Banking decisions aren’t always front and center in wealth planning, but they can be part of the conversation.
Family wealth plans are typically focused on long-term investments or complex tax strategies. Banking solutions don’t often get a lot of attention, but it is important to see both sides of the balance sheet, and how lending and deposits can preserve and expand wealth. Day-to-day cash management is woven into our daily activities, and using leverage and the appropriate credit and interest rate structures can provide options to individuals and families when transitioning wealth from one generation to the next.
When does it make sense to use private banking services for these solutions? Here are some situations where families can use banking techniques to address immediate needs while benefiting their long-term wealth planning.
Should I borrow from a bank to pursue growth?
Building wealth often means borrowing money up front to fund a potentially significant opportunity. For many families, that means a bank loan, and the risks (and costs) associated with it. Debt can be impactful in the right situations, but as anyone who experienced the 2008/2009 financial crisis can tell you, debt can have its downfalls.
How do you balance the potential gains against the risks? The cost of the interest is what matters most. When rates are low, debt can help you acquire assets that you may need now. It can also help bridge the gap between anticipated liquidity events. For example, perhaps you need liquidity to pay income taxes, but you don’t want to disturb your investment strategy. You may be able to borrow against your portfolio and fulfill the liquidity need without incurring capital gains and generating more taxes.
What about a mortgage?
Taking out a mortgage on a house or property can seem unwise to families with wealth. Why pay interest on a loan if you can buy the property outright? But in many cases, mortgages offer practical advantages. For instance, they can spare you from having to liquidate other assets to gather cash for the purchase. The modest interest on a low-rate mortgage loan will often cost much less than the tax hit from selling a highly appreciated asset. Also, the payments of interest on the mortgage may produce an income tax deduction. However, you will want to check with your CPA or tax advisor regarding your specific situation.
More importantly, a mortgage can enhance your long-term wealth if the interest rate is low enough. When low-cost loan proceeds are used to purchase an asset that appreciates at a higher rate than the interest, that’s a win. In that case, a mortgage provides a wealth-building opportunity without having to make changes in other parts of your portfolio.
Should I borrow to fund a trust for my children?
As with mortgages, it may seem odd to borrow money to fund trusts for your children or other beneficiaries. But for a lot of families, the other option is to fund the trust with highly appreciated or complex assets—and passing on that tax burden. As long as interest rates remain low, there are many situations where interest costs could be significantly less than tax obligations.
Do car loans make sense?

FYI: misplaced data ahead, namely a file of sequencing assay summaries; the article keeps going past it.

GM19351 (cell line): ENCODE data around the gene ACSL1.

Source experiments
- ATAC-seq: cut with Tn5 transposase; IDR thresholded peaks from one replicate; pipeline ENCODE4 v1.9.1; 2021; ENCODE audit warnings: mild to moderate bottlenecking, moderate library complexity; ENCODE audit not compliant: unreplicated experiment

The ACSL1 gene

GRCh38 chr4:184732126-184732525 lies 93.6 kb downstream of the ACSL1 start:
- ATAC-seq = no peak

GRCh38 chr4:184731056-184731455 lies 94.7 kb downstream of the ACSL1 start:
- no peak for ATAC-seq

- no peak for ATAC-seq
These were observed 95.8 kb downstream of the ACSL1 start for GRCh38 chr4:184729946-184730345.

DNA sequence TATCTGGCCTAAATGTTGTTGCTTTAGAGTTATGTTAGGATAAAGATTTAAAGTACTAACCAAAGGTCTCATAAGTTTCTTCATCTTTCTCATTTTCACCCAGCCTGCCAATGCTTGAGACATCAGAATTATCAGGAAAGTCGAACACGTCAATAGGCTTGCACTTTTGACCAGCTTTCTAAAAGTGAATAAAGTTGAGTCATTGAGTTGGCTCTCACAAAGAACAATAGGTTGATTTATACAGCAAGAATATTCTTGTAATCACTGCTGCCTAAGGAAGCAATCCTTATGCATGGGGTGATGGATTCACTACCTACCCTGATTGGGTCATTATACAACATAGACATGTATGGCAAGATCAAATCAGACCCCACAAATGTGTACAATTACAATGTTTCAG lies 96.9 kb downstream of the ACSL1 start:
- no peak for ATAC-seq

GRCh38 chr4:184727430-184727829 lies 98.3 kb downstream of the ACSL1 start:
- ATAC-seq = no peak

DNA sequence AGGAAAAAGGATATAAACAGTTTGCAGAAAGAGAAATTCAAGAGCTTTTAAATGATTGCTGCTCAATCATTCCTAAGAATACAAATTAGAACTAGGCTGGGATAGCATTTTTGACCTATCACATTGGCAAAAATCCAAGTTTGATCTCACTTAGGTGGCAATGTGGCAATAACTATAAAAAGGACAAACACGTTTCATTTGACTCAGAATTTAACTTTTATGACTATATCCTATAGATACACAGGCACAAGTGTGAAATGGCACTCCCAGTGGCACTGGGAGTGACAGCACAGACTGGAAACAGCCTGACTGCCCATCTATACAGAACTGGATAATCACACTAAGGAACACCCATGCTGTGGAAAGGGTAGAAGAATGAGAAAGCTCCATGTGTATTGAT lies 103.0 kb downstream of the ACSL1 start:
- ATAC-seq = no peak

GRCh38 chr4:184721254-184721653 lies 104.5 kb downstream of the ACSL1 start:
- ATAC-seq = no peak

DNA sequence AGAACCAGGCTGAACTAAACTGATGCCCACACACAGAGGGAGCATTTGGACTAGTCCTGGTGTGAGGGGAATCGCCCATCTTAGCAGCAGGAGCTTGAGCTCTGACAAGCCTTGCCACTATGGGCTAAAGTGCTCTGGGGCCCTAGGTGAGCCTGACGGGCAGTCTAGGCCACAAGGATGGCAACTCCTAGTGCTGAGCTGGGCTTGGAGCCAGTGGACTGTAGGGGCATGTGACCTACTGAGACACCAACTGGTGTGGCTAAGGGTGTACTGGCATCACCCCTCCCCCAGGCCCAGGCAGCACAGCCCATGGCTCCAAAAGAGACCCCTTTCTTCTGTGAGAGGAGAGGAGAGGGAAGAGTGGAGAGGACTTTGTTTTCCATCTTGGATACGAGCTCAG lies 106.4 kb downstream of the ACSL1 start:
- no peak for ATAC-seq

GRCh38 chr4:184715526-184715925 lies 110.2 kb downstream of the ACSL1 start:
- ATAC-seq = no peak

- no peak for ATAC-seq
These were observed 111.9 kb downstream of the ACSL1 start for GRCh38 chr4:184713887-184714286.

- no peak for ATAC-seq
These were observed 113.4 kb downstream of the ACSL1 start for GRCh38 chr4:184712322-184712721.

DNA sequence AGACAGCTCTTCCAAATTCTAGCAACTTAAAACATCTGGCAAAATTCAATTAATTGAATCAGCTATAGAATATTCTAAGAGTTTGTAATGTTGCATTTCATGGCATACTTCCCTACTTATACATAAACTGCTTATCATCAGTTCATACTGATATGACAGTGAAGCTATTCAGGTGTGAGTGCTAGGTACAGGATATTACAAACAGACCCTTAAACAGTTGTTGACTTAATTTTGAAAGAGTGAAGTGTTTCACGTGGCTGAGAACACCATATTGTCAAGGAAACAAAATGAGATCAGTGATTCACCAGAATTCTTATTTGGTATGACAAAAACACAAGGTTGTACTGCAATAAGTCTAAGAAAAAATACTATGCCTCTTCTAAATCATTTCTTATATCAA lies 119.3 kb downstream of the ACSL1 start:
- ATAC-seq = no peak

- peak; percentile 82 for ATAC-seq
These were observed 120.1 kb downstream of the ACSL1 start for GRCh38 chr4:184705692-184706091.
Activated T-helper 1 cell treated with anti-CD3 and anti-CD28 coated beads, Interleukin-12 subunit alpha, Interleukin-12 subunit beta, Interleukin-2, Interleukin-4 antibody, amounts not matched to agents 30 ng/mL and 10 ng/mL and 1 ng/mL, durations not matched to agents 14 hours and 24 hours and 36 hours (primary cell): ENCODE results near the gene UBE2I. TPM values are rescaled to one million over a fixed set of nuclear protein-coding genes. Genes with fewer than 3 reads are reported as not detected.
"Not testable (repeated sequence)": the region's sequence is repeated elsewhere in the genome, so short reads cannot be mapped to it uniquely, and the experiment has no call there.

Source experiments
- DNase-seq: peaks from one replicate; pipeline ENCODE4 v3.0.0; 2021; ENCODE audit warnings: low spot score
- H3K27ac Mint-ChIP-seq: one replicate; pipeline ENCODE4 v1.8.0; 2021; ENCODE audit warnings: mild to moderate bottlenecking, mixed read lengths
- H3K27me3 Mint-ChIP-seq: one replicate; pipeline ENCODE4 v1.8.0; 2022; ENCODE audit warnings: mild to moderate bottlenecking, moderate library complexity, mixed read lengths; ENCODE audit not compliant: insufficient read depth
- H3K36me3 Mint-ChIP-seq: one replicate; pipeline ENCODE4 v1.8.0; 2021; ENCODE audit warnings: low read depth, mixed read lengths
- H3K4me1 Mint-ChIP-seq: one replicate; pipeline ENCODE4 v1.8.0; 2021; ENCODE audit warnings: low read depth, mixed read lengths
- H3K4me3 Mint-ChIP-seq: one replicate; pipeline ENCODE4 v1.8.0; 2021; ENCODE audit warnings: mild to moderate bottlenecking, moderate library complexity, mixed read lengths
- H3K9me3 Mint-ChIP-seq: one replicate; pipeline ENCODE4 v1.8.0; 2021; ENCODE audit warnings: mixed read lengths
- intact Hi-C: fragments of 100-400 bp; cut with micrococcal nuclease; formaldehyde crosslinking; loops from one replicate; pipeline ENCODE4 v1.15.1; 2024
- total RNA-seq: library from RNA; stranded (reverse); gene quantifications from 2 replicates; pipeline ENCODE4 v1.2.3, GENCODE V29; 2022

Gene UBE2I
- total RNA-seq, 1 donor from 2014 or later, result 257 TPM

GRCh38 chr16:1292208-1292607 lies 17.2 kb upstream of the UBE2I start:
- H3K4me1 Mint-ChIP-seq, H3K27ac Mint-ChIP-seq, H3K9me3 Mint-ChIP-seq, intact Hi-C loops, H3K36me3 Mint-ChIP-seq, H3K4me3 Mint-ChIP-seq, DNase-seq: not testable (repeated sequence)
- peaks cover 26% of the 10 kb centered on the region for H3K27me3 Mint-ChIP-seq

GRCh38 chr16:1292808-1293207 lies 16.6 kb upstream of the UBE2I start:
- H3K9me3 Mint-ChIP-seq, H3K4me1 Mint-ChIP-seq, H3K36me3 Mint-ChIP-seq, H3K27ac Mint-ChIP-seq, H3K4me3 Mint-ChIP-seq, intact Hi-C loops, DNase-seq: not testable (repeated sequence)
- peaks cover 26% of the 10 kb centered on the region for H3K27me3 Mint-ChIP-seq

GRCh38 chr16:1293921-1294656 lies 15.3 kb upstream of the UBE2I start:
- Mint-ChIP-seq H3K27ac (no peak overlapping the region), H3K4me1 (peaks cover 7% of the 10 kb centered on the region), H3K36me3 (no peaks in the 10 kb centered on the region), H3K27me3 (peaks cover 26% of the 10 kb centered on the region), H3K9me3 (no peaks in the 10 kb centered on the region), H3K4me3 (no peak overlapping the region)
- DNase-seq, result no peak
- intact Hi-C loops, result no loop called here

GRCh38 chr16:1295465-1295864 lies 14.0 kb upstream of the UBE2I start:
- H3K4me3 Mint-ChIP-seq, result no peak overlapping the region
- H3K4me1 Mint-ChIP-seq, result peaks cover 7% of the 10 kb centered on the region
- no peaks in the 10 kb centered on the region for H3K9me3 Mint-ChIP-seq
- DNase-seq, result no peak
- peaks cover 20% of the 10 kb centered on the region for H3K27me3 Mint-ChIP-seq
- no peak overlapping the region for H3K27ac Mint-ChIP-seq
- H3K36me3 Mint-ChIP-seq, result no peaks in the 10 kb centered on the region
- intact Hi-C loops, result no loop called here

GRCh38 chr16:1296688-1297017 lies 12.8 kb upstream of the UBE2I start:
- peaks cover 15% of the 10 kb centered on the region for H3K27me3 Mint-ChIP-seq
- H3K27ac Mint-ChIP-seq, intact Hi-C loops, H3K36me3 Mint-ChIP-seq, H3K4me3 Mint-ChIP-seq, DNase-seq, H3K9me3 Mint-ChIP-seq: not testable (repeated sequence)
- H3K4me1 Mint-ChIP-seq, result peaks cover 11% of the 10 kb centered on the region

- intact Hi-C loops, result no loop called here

A car loan may seem small in the scope of family wealth, but the question of how to purchase a car– outright or with a loan–often comes up when a child or grandchild needs a car of their own. Car loans can serve as a very effective introduction to the process of borrowing and repayment in a relatively low stakes environment. They can build credit and help the borrower get used to repayment routines. The learning experience is invaluable and likely well worth the typically modest cost of the average auto loan.
Why not keep the loans in the family?
Intrafamily loans can be a great benefit of family wealth. They are a ready way to help family members buy a home, start a business, or manage a financial challenge. Intrafamily loans typically carry an interest rate that is lower than commercial lending rates, which makes them a less expensive way to enhance wealth-building opportunities for the whole family. They are also a good way to introduce younger family members to the responsibilities of a loan.
However, there are rules you need to follow if you want to avoid becoming subject to gift tax. The loan should have a promissory note, repayment schedule and other required documentation, and the stated interest rate must be at or above the applicable federal rate (AFR) published by the IRS monthly to avoid any transfer tax issues.1
Have the conversation
While there is no “one-size-fits-all’ approach, appropriate bank borrowing can be a useful part of your family’s wealth planning. Your age, the types of assets you’ve accumulated, and your beneficiaries all play a role in determining when bank borrowing might make sense for you and your family. Timing is also important, too, as these strategies tend to be most valuable where interest rates are low and market returns high.
If you’re interested in learning how private banking solutions can help your family achieve their ambitions, contact your CIBC Private Wealth advisor or visit CIBC’s Private Banking page.
Private banking is offered by CIBC Bank USA, Member FDIC and Equal Housing Lender. CIBC Bank USA and CIBC Private Wealth Group, LLC are both indirect, wholly owned subsidiaries of CIBC. The CIBC logo is a registered trademark of CIBC, used under license. Investment Products Offered are Not FDIC-Insured, May Lose Value and are Not Bank Guaranteed. Loans subject to credit approval.